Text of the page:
8 Life Tips to Remember When Everything Goes Wrong

  1. Pain is part of growing

  2.   Everything in life is temporary

  3. Worrying and complaining changes nothing

  4. Your scars are symbols of your strength

  5. Every little struggle is a step forward

  6. Other people’s negativity is not your problem

  7. What’s meant to be will eventually, BE

  8.   The best thing you can do is to keep going


Be A Champion Of Your Life


“I know of nobody who is purely autistic, or purely neurotypical. Even God has some autistic moments, which is why the planets spin.” — Jerry Newport


A champion is someone who defeats all competition. As a society, we limit ourselves to this definition. We often focus only on the champions in sports. Joe Flacco, the Baltimore Ravens starting quarterback, was the 2012 MVP for the Super Bowl. He’s a champion. LeBron James, starting small forward for the Miami Heat, was the 2012 MVP for the NBA Finals. He’s a champion. They are champions, according to the definition. They are champions by hard work and god-given talent. They come to work, put on their jersey and people remember their name and number.

I know a champion, but he doesn’t wear a jersey. He doesn’t wear his last name or a number on the back of his shirt. He doesn’t play a professional sport, nor has he won an MVP award.

His name is Kyle Weafer and he has Autism. The Merriam-Webster dictionary defines Autism as a “developmental disorder that appears by age three and is characterized by impairment of the ability to form normal social relationships, by impairment of the ability to communicate with others.” Weafer isn’t limited to this definition or disability. He isn’t defined by Autism; he’s a champion of Autism. Unlike sports, Autism doesn’t end after four quarters. There is no halftime, no timeouts and it doesn’t last for a season. It’s a permanent game. Weafer didn’t ask for Autism, he was born with it. But he never quits. He never slows down. He makes every day count. He knows each day is an opportunity for something great and he uses this as motivation. He’s a fighter and fighters never give up.

Six years ago was the first time I met Weafer. Within 30 minutes, he gave me the most valuable piece of advice that I still cherish today, “smile, Bryenn. Life is good.” This might seem minute to some of you, but these five words are what propel me to champion my own life. If Weafer, a man who has faced unfair adversity in human biology, can preach about life being good and face each day with a smile, then I can listen.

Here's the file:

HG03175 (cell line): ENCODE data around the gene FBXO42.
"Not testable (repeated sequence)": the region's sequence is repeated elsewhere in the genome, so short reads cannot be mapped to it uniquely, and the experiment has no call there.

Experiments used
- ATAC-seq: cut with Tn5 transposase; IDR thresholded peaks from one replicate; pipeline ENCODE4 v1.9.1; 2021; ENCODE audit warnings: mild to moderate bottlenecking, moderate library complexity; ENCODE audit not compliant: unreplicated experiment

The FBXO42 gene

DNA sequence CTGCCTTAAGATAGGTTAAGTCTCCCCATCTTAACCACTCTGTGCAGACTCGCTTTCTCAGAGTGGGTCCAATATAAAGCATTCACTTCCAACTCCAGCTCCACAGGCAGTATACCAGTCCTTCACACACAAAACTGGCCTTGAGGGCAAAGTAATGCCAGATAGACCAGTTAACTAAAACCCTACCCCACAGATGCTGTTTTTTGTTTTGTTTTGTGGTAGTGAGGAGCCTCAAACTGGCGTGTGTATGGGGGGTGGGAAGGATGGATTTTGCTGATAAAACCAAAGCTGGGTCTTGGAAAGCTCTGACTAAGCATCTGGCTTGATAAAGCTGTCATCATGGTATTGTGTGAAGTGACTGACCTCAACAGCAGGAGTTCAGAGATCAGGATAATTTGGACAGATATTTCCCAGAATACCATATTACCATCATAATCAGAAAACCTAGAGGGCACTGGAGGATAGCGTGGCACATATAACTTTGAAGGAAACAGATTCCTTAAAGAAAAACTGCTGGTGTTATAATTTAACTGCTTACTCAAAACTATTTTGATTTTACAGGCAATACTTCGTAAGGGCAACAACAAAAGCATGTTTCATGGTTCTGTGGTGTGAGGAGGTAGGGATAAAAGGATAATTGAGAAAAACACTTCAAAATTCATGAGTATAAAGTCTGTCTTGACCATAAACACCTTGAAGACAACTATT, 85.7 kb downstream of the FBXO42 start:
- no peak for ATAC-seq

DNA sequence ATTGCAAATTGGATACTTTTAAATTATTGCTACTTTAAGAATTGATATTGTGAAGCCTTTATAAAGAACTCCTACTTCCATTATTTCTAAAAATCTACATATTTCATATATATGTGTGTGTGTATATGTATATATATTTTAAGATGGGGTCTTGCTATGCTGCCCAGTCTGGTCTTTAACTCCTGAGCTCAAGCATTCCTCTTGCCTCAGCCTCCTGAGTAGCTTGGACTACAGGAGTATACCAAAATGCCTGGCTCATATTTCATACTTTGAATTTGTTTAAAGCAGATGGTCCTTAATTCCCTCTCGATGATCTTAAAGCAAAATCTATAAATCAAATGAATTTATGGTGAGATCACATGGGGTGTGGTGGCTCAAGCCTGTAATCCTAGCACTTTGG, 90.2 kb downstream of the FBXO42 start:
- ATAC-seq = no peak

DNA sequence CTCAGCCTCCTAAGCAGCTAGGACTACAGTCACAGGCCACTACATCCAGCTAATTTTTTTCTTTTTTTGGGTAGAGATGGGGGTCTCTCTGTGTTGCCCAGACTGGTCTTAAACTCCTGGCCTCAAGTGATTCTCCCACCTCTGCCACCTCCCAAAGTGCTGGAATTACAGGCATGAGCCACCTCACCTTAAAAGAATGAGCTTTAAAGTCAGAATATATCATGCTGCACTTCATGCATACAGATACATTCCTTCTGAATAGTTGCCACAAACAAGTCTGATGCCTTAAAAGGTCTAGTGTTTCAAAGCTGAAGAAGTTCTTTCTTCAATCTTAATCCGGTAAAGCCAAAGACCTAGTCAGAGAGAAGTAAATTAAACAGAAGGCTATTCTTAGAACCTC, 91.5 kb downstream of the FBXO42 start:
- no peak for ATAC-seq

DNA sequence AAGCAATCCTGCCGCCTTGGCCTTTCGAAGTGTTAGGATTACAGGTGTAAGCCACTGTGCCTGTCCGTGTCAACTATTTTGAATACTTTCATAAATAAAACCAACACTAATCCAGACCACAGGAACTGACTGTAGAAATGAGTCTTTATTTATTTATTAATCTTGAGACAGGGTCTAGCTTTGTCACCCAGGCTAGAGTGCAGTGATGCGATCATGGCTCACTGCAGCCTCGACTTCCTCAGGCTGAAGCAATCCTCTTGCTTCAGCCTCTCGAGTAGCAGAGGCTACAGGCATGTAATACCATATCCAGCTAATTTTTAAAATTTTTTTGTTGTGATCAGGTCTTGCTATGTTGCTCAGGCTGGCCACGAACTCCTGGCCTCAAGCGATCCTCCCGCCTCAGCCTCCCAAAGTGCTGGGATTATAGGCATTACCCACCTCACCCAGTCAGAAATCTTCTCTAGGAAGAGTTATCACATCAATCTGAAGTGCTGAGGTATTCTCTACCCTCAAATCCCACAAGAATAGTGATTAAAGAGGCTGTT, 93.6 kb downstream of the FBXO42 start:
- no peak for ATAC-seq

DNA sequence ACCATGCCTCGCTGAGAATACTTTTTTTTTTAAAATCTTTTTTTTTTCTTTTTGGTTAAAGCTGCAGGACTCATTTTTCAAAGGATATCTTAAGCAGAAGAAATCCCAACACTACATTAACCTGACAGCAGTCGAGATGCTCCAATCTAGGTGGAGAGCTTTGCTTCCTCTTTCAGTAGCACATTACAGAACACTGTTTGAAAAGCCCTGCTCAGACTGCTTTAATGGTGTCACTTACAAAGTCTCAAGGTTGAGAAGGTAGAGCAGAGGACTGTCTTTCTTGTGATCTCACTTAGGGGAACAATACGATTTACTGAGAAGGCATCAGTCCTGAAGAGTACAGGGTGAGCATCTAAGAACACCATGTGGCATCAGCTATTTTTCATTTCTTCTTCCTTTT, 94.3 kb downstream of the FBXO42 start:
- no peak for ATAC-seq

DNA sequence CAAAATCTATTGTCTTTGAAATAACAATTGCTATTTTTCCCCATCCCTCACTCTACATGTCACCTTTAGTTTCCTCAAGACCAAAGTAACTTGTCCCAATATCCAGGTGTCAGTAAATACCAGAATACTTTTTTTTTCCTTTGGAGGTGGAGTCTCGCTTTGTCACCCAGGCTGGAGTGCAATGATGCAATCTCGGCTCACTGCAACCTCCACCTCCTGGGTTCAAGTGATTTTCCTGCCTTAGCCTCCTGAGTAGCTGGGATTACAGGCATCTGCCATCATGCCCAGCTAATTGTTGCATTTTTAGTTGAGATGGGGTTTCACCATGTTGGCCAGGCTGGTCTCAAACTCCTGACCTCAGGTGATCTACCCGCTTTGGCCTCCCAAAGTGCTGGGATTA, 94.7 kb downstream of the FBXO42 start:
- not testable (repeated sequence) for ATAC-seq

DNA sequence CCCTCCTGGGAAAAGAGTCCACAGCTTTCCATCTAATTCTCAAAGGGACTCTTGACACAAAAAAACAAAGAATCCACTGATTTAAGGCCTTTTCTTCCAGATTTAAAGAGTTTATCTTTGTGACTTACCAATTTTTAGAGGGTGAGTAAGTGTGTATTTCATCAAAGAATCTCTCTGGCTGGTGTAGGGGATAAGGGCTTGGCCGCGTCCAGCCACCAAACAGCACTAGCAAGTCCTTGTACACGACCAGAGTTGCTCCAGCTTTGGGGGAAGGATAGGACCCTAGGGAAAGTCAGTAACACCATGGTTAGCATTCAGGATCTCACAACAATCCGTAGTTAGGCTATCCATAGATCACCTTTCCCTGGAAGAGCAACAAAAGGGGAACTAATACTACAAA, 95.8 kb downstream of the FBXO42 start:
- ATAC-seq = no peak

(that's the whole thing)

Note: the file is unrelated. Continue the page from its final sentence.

I start to understand that my “big problems” aren’t as big in the grand scheme of things. Worrying about getting the latest Apple product or getting upset about people not texting me back quickly aren’t real problems in comparison. I compartmentalize my insecurities and start to focus more on what mattered most to me, my family, friends and my future. Weafer’s five words still resonate with me as much as they did six years ago. He gave me something that I can’t ever repay. I’m eternally in debt to him. He’s my role model. I look up to him and appreciate his love for life and how he conquers each day. To me, that’s a champion. Every day is a championship game for Weafer.

He has taken on the role of a champion, much like LeBron James and Joe Flacco and, like James and Flacco, he is an MVP — at least in my eyes. He wakes up every morning embracing life, not complaining about what day of the week it is. He doesn’t complain about what he doesn’t have or what he was given. He takes what he has and makes the best of it.

Weafer also likes working out, a lot. His unsullied smile every time he approaches the gym is profound. It’s a smile that grabs the attention of bystanders. Why is he smiling? It’s a simple question with a simple answer; he can’t get enough of the gym. To him, this is another challenge. You can’t go to the gym and sit there and expect to get fit. Weafer knows there is much dedication and hard work that is needed to become strong. But he’s a champion. He knows what it takes and he’s ready. Nobody can tell him no. He’s a fighter. He has been his entire life.